10.54am The Daily Telegraph reports that older people will be encouraged to work longer under a government plan to increase the average retirement by six months every year, in a bid to avoid a health care crisis
10.35am The Independent reports the NHS may have to start charging patients for the “hotel costs” of their hospital stay if the health service’s looming financial crisis is not addressed, the chief executive of the NHS Confederation has warned.
Rob Webster said hospital bosses will need to “think the unthinkable” if future NHS funding fails to keep up with patient demand.
“If the NHS cannot afford to fund everything, then it will need to make tough choices about what it does fund.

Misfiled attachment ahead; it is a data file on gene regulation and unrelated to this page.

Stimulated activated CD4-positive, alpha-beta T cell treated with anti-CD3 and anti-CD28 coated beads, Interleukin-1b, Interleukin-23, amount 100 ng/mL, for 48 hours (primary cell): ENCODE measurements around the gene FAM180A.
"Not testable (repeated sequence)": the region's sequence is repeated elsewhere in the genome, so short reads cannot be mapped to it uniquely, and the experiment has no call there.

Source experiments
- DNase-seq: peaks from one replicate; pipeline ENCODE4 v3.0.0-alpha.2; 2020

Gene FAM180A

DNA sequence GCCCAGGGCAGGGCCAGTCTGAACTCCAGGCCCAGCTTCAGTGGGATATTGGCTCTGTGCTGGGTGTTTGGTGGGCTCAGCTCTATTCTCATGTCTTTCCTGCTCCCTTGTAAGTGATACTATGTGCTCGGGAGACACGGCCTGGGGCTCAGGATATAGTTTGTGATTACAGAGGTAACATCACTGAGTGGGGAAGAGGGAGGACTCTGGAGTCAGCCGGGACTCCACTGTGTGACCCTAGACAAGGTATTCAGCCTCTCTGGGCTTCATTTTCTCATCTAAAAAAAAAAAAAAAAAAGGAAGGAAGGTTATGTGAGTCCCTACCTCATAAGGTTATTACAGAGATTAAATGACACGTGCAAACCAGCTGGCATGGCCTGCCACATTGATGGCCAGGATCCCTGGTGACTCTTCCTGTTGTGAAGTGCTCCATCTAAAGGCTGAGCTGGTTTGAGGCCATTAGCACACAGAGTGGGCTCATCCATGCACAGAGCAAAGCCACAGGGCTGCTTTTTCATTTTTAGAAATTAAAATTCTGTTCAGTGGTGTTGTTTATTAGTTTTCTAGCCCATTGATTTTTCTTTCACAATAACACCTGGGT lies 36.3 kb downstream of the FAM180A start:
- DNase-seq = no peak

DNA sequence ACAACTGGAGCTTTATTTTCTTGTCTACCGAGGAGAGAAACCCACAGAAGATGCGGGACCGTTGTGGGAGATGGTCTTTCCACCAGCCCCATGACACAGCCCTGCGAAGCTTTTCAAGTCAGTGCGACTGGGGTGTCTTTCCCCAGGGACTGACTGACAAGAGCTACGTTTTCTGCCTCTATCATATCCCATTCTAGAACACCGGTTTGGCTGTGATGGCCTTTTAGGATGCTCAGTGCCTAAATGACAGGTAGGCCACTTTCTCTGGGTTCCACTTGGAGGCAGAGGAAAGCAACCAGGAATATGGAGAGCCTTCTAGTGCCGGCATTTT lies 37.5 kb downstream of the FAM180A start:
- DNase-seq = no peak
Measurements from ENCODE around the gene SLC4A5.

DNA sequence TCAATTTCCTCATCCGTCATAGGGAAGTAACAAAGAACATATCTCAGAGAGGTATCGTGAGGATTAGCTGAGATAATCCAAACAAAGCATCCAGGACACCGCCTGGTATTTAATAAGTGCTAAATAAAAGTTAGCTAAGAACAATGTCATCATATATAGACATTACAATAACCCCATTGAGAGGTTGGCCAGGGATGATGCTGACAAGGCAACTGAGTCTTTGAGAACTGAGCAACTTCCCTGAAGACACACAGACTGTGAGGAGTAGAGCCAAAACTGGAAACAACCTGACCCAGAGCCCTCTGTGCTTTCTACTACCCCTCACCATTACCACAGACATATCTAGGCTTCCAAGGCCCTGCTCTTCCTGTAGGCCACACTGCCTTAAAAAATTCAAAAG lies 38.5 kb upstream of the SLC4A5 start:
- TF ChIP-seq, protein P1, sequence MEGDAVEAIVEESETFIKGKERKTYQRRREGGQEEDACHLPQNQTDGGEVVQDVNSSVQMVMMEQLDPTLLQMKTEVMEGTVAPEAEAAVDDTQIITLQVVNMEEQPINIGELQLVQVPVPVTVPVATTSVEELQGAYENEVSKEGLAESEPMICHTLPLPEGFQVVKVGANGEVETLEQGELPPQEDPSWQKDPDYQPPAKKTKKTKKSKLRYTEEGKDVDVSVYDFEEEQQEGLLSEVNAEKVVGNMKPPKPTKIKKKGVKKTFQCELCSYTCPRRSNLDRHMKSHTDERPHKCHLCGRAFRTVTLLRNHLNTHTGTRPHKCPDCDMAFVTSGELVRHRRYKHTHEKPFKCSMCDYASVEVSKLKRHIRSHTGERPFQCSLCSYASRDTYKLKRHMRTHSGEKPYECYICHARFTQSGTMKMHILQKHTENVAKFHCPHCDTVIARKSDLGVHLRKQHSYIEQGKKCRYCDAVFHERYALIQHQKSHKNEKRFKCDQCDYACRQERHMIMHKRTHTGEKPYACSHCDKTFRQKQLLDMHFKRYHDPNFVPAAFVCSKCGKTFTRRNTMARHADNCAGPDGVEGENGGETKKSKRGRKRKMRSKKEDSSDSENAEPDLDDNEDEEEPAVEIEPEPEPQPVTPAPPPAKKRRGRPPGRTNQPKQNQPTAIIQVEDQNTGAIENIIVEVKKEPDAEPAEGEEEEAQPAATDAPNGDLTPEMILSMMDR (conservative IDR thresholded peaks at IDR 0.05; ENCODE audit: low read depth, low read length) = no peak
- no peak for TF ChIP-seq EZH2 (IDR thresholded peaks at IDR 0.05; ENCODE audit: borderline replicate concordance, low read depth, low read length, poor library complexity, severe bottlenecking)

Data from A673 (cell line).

“Do we think about increasing our tolerance for longer wait [for care], or do we say ‘NHS funding is only for the health aspects of care and treatment’, which means patients being asked to cover their hotel costs for bed and board?”
10.27am MPs are stressed, overeating, drinking too much alcohol and failing to get enough exercise, according to a survey by Nuffield Health, The Times reports.
Nine out of ten MPs admitted exceeding NHS daily calorie guidelines at least once a week, while a fifth drank more than the weekly recommended alcohol limit for their gender.
10.22am The Times reports that a Spanish nurse has become the first person to test positive for ebola in Europe.
The Spanish authorities said that both tests for the virus had proved positive, confirming that she was infected with the disease, for which there is no known cure.